The body is happy, so you’re happy. The body will need fat to keep muscle fullness and help metabolize even more fat. This is why cheating during a strict diet might make sense for some. Adding a little fat to a competition diet can also make the muscles more vascular. Experiment with cheat meals and constantly monitor your body.
Another dieting technique is what I call the yo-yo competition diet. Again, it may or may not work for you. It’s similar to the previous diet example with a few exceptions:
On Monday and Tuesday, the carb intake is higher than normal. On Wednesday and Thursday, the carb intake is slightly lower than normal. Friday and Saturday are a repeat of Monday and Tuesday. Sunday is a low carb day.
Monday – high carb
Tuesday – high carb
Wednesday – low carb
Thursday – low carb
Friday – high carb
Saturday – high carb
Sunday – low carb
This diet basically trains the body to have the same effect that is supposed to take place the week of the actual competition or the gradual carb loading effect. This type of diet can also be staggered in different ways. For example, Monday low carbs, Tuesday low carbs, Wednesday gradually increase carbs, Thursday increase carbs to normal levels, Friday is a repeat of Thursday, and Saturday maintain peak condition for the show.
Monday – low carb
Tuesday – low carb
Wednesday – gradually increase carbs
Thursday – gradually increase carbs
Friday – gradually increase carbs
Saturday – maintain peak condition
Question: How should I diet during the final week of the show?
Answer: The week of the show is without a doubt the most important week of competition dieting. Most would agree that this is the week that will make you or break you. In general, this means that there can be little or no mistakes; particularly with your diet. There are several techniques bodybuilders use to achieve peak condition.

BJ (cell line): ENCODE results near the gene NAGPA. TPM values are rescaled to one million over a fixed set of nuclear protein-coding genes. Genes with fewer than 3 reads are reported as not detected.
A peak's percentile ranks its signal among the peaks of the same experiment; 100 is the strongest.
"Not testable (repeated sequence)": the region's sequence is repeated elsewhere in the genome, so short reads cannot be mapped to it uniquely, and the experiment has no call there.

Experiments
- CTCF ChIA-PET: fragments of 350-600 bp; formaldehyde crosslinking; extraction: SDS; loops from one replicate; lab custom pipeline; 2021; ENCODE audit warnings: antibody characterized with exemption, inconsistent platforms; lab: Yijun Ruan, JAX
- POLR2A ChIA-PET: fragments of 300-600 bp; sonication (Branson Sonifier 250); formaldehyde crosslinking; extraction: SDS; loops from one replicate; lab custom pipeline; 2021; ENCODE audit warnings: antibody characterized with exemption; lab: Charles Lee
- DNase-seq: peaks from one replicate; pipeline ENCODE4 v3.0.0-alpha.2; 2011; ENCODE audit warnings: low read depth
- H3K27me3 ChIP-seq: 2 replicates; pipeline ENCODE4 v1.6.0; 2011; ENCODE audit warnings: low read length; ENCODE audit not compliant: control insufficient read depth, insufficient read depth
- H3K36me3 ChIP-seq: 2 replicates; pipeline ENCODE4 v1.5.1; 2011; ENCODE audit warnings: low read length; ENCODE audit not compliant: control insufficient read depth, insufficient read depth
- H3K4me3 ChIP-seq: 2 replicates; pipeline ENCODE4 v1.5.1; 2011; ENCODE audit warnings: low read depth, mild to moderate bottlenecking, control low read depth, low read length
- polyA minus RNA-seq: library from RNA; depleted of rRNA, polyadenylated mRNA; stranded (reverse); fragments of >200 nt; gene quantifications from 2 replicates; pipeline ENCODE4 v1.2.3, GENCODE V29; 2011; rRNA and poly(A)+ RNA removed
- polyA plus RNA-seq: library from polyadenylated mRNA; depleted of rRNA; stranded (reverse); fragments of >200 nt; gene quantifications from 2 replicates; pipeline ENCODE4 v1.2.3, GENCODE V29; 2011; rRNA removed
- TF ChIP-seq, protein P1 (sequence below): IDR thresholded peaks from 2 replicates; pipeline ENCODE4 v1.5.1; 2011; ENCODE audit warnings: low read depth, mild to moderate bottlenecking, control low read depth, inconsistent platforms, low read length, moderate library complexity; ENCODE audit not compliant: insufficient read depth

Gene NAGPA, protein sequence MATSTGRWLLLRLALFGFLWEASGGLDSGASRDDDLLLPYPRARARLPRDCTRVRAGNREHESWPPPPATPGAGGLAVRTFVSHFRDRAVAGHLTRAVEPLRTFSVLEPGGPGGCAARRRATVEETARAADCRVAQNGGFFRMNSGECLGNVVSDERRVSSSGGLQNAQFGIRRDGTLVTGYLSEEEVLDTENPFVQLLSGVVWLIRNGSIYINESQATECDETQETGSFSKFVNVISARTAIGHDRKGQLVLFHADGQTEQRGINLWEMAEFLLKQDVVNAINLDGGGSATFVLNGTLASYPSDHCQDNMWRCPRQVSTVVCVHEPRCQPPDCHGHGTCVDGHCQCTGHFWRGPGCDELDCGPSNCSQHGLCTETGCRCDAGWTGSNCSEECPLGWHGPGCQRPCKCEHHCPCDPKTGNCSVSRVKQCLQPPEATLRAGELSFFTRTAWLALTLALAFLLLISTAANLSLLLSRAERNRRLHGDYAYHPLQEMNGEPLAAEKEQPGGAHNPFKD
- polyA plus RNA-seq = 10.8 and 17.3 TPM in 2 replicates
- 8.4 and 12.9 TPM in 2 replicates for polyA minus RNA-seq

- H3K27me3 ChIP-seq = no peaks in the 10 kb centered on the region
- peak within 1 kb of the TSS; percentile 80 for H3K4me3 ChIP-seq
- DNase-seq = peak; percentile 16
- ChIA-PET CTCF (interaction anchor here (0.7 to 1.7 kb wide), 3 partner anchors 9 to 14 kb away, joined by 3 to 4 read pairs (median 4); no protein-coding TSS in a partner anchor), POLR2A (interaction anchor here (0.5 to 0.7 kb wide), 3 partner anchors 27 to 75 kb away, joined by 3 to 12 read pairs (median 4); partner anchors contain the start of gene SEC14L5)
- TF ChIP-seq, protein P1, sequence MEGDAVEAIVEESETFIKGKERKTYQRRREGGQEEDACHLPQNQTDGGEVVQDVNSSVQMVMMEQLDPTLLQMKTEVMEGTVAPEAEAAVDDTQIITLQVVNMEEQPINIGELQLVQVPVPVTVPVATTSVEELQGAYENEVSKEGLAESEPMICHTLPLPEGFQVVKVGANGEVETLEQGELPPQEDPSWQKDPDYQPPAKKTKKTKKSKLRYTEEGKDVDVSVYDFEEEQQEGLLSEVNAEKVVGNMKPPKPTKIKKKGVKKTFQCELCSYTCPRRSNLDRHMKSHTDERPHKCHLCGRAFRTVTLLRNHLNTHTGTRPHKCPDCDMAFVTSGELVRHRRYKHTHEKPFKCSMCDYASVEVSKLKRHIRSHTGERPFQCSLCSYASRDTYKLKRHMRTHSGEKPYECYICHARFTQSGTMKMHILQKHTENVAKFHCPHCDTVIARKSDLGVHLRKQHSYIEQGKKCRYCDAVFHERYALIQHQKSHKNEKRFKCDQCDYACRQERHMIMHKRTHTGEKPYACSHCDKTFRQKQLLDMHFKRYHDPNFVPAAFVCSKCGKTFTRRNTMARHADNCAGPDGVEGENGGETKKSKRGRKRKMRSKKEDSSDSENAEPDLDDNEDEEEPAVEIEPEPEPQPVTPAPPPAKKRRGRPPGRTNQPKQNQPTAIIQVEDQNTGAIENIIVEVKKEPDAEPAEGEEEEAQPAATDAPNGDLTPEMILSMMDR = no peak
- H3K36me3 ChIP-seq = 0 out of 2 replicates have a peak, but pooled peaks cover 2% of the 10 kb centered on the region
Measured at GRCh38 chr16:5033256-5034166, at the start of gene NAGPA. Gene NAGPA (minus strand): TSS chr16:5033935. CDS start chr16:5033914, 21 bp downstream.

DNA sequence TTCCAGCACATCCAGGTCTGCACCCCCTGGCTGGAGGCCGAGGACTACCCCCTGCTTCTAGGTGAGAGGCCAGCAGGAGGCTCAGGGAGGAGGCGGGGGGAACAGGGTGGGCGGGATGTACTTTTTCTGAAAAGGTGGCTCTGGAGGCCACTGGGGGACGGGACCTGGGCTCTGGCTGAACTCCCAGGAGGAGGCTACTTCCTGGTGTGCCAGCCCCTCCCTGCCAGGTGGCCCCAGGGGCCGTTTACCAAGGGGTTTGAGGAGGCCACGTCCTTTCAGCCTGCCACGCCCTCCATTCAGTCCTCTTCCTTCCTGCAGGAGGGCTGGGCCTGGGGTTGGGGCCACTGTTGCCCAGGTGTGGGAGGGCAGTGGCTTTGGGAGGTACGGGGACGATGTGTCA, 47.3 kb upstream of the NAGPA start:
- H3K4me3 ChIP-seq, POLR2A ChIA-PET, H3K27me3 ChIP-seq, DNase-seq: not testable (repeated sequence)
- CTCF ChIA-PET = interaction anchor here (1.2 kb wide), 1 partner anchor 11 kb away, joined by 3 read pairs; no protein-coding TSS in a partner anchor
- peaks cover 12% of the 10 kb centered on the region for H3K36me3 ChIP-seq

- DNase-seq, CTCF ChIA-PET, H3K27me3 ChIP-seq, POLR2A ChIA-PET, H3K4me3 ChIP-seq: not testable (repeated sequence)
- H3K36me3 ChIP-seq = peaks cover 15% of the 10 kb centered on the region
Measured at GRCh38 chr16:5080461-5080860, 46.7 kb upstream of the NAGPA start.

Peaking is done by manipulating body water, carb intake, and protein intake. In addition, constant body monitoring must be done for the final week to be successful. Too much or not enough of one thing or the other can cause big problems.
For this example, lets’ assume the competition is on a Saturday. Ensure you are properly hydrated, as you will see how important water is later in the week.
On Monday, my strategy would be to consume at least six to eight meals. The meals would be slightly higher in carbohydrates (no carbs after approx. 2:00pm). Protein intake would be moderate and I would eat vegetables high in fiber. For example, anything green and leafy is preferred. Sodium intake should be moderate. I would sparingly utilize food flavorings and seasonings such as ketchup, hot sauce, etc.
On Tuesday, the diet would be exactly as it was on Monday. On Wednesday, the only change is in carb intake. I would decrease it to almost half normal levels. I would keep consumption of vegetables extremely high and keep water intake extremely high.
On Thursday, the diet should be exactly as Monday, but with one exception: bring sodium intake down slightly lower (by half) than the previous days. Continue the high water, vegetables, low carb, low sodium intake. On Friday, eliminate sodium completely. Gradually bring carbohydrates back to normal levels, similar to Monday and Tuesday’s levels.
Water intake is still a bit high until midday Friday. After midday (about 3:00), cut water intake to half of normal consumption. This is where that high water intake I’ve been talking about comes into play. By drinking enormous amounts of water and eliminating sodium, you’re basically manipulating or training your body to eliminate water. Protein consumption should be slightly lower than normal. It may even need to be less than or equal to total carb intake.
Important: No meal should be just carbohydrates alone. Keep the diet as close to normal as possible or the body may have a negative reaction (i.e. bloating).
At approximately 7:30pm Friday evening, I would cut water out of the diet completely. Do not drink anymore!
On Saturday, continue to eliminate water. By this time, the body should be extremely vascular and the midsection should come in ripped. “Sip” water on the day of the show as needed. For some people, this dieting technique will work and for some it may not. It is important to monitor (hourly) your condition throughout the dieting process.